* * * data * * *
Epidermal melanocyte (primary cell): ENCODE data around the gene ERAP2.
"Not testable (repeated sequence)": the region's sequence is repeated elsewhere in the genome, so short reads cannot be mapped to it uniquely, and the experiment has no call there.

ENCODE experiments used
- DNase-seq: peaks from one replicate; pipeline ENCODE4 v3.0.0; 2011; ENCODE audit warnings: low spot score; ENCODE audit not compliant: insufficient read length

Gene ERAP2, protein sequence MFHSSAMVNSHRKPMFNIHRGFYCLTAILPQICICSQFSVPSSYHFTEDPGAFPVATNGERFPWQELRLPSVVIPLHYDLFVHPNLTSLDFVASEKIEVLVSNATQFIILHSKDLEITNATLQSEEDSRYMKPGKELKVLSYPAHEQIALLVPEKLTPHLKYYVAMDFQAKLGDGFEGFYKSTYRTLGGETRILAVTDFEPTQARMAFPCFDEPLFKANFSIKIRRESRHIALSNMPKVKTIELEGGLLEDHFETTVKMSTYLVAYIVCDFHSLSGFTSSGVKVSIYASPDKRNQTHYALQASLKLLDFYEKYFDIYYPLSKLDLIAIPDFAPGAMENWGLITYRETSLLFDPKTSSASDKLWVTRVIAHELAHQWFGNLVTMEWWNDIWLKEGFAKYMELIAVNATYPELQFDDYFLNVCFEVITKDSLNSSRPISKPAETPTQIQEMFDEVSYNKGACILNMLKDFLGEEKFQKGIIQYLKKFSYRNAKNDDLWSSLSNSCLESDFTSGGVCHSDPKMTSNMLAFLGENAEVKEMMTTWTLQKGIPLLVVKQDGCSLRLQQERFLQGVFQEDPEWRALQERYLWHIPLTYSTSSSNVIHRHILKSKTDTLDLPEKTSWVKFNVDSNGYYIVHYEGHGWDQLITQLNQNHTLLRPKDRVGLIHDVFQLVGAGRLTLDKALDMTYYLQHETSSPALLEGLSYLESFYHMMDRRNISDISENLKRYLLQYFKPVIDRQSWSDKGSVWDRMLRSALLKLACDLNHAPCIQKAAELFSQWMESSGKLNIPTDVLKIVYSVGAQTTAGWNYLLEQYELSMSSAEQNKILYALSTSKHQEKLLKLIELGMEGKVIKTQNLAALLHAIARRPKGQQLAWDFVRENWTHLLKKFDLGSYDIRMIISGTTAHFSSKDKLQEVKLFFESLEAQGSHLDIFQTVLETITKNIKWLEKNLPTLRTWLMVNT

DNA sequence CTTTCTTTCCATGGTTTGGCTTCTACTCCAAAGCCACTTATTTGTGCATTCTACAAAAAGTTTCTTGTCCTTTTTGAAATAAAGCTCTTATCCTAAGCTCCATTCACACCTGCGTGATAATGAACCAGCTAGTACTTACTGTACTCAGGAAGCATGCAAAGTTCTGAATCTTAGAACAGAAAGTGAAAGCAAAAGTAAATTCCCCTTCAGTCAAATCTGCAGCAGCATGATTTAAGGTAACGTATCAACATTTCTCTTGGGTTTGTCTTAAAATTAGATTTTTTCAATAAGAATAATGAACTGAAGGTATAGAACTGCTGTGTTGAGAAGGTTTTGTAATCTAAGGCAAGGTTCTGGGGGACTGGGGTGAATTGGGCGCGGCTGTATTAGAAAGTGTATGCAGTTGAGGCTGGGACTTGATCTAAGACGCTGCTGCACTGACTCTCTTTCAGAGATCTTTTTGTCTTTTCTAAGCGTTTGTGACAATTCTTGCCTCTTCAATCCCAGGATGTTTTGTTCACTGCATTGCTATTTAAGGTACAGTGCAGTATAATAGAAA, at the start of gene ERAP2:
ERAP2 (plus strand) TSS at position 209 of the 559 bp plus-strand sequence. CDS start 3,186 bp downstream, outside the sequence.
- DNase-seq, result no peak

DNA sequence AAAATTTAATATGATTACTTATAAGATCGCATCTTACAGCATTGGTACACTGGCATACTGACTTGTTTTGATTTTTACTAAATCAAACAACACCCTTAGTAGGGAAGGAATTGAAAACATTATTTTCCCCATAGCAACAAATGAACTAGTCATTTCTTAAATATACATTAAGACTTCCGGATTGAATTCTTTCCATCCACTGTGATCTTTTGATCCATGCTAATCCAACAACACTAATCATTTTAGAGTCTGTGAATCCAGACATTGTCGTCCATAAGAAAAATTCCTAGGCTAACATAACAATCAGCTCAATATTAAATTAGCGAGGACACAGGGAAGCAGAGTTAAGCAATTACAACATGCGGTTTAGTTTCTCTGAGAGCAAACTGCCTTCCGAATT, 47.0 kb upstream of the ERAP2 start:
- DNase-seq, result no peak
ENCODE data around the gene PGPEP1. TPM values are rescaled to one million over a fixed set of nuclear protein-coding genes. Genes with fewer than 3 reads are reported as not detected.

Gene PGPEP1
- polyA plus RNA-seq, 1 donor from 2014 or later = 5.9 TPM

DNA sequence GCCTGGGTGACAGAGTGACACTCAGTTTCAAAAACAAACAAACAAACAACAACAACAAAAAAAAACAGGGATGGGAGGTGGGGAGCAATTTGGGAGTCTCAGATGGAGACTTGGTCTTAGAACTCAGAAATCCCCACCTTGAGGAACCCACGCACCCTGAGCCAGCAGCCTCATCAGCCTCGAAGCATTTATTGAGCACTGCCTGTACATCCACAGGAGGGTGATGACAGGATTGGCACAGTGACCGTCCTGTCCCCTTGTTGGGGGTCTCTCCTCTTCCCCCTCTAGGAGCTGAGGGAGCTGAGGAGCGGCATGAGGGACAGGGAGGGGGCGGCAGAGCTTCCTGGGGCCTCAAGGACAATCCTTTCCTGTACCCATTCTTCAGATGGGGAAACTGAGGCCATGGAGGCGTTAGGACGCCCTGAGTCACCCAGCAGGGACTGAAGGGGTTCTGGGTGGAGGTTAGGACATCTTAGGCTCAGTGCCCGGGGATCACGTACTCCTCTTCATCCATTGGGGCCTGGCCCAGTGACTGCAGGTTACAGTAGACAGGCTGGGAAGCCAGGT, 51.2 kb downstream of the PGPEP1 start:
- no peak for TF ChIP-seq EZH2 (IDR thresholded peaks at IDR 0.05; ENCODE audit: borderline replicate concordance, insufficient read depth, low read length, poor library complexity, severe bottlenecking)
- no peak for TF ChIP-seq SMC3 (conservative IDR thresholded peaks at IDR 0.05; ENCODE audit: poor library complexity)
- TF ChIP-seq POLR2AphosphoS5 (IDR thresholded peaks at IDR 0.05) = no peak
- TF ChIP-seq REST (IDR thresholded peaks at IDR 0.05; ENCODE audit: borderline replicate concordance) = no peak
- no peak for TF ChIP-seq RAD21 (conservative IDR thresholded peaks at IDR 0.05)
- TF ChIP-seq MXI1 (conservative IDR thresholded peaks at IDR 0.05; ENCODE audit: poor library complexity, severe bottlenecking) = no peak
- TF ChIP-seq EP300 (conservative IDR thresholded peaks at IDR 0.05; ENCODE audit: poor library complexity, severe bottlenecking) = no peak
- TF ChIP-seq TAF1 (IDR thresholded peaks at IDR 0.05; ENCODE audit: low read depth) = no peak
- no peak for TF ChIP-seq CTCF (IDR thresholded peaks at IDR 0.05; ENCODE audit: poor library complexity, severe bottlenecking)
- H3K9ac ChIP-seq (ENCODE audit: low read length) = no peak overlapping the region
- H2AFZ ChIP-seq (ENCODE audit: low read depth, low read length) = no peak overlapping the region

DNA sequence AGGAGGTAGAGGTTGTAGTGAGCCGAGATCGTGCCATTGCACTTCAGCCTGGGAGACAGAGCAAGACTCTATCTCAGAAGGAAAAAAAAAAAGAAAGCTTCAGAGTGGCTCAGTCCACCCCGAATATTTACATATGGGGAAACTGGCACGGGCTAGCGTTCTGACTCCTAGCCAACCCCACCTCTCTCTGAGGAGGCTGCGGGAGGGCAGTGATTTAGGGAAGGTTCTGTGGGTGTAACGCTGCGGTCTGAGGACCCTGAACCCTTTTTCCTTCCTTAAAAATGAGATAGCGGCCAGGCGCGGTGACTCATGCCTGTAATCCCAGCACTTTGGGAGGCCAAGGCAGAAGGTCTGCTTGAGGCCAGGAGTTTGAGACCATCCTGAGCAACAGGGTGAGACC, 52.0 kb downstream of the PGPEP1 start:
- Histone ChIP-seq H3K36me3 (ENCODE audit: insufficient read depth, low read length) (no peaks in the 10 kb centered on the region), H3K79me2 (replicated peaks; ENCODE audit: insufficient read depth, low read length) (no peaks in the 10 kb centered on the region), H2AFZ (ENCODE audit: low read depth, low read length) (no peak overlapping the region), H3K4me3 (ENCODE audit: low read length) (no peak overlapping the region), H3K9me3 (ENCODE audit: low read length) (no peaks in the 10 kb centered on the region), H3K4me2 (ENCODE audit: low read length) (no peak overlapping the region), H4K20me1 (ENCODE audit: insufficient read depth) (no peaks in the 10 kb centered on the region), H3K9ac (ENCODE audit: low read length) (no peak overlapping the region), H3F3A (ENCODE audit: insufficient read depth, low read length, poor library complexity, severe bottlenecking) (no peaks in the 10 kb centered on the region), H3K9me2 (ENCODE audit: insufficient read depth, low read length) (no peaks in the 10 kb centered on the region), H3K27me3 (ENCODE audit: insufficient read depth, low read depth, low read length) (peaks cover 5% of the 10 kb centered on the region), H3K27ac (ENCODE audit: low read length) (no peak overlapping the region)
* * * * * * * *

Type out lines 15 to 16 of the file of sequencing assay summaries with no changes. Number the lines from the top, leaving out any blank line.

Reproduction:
- no peak for TF ChIP-seq EZH2 (IDR thresholded peaks at IDR 0.05; ENCODE audit: borderline replicate concordance, insufficient read depth, low read length, poor library complexity, severe bottlenecking)
- no peak for TF ChIP-seq SMC3 (conservative IDR thresholded peaks at IDR 0.05; ENCODE audit: poor library complexity)